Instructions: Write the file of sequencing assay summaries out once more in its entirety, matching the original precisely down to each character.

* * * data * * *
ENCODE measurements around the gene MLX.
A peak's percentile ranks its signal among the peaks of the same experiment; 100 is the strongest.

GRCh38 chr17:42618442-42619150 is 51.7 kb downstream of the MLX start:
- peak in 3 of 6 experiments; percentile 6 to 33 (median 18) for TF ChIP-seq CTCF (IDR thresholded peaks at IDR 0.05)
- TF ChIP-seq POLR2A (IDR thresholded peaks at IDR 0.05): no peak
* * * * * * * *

ENCODE measurements around the gene MLX.
A peak's percentile ranks its signal among the peaks of the same experiment; 100 is the strongest.

GRCh38 chr17:42618442-42619150 is 51.7 kb downstream of the MLX start:
- peak in 3 of 6 experiments; percentile 6 to 33 (median 18) for TF ChIP-seq CTCF (IDR thresholded peaks at IDR 0.05)
- TF ChIP-seq POLR2A (IDR thresholded peaks at IDR 0.05): no peak